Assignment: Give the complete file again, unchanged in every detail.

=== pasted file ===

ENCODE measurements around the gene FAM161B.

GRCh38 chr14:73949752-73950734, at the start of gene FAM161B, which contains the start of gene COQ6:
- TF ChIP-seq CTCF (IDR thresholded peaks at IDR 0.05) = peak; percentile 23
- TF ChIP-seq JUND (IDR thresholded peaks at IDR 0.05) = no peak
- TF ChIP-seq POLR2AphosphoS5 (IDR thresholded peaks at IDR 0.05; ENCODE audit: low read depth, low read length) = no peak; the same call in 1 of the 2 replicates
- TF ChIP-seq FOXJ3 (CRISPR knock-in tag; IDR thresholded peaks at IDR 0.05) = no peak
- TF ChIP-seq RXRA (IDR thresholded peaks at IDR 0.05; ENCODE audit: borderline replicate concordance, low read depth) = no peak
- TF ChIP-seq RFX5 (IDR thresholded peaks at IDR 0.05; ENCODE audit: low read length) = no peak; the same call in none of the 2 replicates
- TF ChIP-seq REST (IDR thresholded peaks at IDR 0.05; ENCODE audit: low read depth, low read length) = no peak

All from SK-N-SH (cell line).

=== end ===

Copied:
ENCODE measurements around the gene FAM161B.

GRCh38 chr14:73949752-73950734, at the start of gene FAM161B, which contains the start of gene COQ6:
- TF ChIP-seq CTCF (IDR thresholded peaks at IDR 0.05) = peak; percentile 23
- TF ChIP-seq JUND (IDR thresholded peaks at IDR 0.05) = no peak
- TF ChIP-seq POLR2AphosphoS5 (IDR thresholded peaks at IDR 0.05; ENCODE audit: low read depth, low read length) = no peak; the same call in 1 of the 2 replicates
- TF ChIP-seq FOXJ3 (CRISPR knock-in tag; IDR thresholded peaks at IDR 0.05) = no peak
- TF ChIP-seq RXRA (IDR thresholded peaks at IDR 0.05; ENCODE audit: borderline replicate concordance, low read depth) = no peak
- TF ChIP-seq RFX5 (IDR thresholded peaks at IDR 0.05; ENCODE audit: low read length) = no peak; the same call in none of the 2 replicates
- TF ChIP-seq REST (IDR thresholded peaks at IDR 0.05; ENCODE audit: low read depth, low read length) = no peak

All from SK-N-SH (cell line).